DENVER, Colorado — After years of lying low the Ebola virus reemerged in West Africa this March, reappearing suddenly and affecting the highest number of people since the last high-volume outbreak in Zaire back in 2007. This most recent outbreak surfaced in Guinea, and a smattering of cases has come to light in nearby Liberia. On May 10, the World Health Organization (WHO) reported that Guinea had suffered 233 suspected and confirmed cases, including 157 deaths, and that there have been 12 suspected cases in Liberia.
So what exactly is the Ebola virus, and why is it suddenly reappearing? For a disease with a relatively short history, first appearing in 1976, it is marked by devastating and vast impacts with reported fatality rates as high as 90 percent. Transmitted from animals to people, and then via human contact, Ebola first presents itself as a sort of extreme flu with symptoms such as fever, weakness and a sore throat, later escalating to diarrhea, organ failure and sometimes internal and external bleeding.
Researchers have identified various fruit bat species as potential carriers of Ebola. It is then transmitted to people who either consume the fruit bats or eat animals that have come in contact with the carrier bats — scenarios that are both strong possibilities for how this particular outbreak got started.
A virus with such extreme symptoms and low rates of survival (not to mention one without a cure), struck fear the second that suspected cases surfaced. When word broke out that people in Guinea had contracted Ebola, there was a scramble for containment in order to minimize the damage. While Ebola is aggressive in individuals, it is not difficult to keep from spreading. As long as efforts are taken to quarantine the infected to prevent any further contamination, the outbreak can be stopped.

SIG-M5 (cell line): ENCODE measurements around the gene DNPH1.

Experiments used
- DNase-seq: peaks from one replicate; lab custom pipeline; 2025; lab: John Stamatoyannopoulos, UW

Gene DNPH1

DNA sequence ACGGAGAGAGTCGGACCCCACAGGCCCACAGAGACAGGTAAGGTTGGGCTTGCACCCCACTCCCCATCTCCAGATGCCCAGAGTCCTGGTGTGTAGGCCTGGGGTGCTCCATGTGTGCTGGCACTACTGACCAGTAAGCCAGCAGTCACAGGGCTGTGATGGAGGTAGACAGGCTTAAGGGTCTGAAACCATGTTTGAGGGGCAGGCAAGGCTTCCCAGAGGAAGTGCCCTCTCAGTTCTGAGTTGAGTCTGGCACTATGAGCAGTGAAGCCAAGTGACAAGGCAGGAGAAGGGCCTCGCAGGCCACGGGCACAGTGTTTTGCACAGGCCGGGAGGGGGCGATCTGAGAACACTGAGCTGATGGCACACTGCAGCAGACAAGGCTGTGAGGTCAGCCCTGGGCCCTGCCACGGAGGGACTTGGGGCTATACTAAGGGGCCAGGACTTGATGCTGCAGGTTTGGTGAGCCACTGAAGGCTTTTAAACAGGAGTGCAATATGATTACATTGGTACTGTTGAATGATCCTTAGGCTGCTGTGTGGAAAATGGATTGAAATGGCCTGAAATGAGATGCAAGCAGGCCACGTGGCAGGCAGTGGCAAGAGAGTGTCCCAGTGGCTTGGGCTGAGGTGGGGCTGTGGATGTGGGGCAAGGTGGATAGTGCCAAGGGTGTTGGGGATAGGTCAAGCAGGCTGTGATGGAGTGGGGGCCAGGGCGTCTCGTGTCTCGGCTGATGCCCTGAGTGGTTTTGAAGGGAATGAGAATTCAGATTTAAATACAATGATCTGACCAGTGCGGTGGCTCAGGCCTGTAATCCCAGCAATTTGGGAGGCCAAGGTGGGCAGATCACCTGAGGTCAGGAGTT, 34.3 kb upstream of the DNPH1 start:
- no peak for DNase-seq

Recognizing this need for containment, Doctors Without Borders, Global Outbreak Alert and Response Network and WHO employees have been working to keep those with Ebola isolated and those who have not contracted the virus away from the potential infection.
While complete and immediate eradication is ideal when there is a virus outbreak, the nature of Ebola dictates that containment is often the most that can be done, at least until the experimental vaccinations that are being tested prove successful.
Amidst those who have succumbed to Ebola, there has been some success in ridding some of the infected of the virus in the past months. While Ebola has no known cure, it can be survived if proper treatments are implemented. Doctors Without Borders worked with Guineans who had Ebola making sure they were kept hydrated and that their secondary infections were appropriately tended to. With this approach, as of April 9, several patients were released from isolation to resume life as it was before Ebola came into their lives.
A key to understanding the presence of Ebola is answering this question: Why does it keep appearing in poverty stricken areas like Zaire, Ghana and now Guinea and Liberia? The answer revolves around the link between poverty and disease that is seen time and again with diseases like AIDS and malaria.
In the case of the Ebola virus, areas plagued by poverty are the most likely to resort to eating fruit bats and often lack resources to properly sanitize their food. People do what they need to in order to survive. Disease, in turn, contributes to poverty by weakening stability, wiping out populations and putting a strain on resources.
Is it hopeless? Absolutely not. When steps are taken to alleviate poverty, countries can improve food sanitation as well as increase access to medical resources that can more effectively prevent the spread of viruses. Small steps toward alleviating poverty could mean big steps toward making Ebola a thing of the past.